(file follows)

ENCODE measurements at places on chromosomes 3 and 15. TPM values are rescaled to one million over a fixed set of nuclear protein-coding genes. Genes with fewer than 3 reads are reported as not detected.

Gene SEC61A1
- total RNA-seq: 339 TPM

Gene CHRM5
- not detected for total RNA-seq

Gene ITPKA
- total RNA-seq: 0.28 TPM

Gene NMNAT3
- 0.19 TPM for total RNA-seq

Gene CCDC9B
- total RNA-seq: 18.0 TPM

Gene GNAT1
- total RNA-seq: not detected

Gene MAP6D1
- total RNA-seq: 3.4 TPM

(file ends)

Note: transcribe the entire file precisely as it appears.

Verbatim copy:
ENCODE measurements at places on chromosomes 3 and 15. TPM values are rescaled to one million over a fixed set of nuclear protein-coding genes. Genes with fewer than 3 reads are reported as not detected.

Gene SEC61A1
- total RNA-seq: 339 TPM

Gene CHRM5
- not detected for total RNA-seq

Gene ITPKA
- total RNA-seq: 0.28 TPM

Gene NMNAT3
- 0.19 TPM for total RNA-seq

Gene CCDC9B
- total RNA-seq: 18.0 TPM

Gene GNAT1
- total RNA-seq: not detected

Gene MAP6D1
- total RNA-seq: 3.4 TPM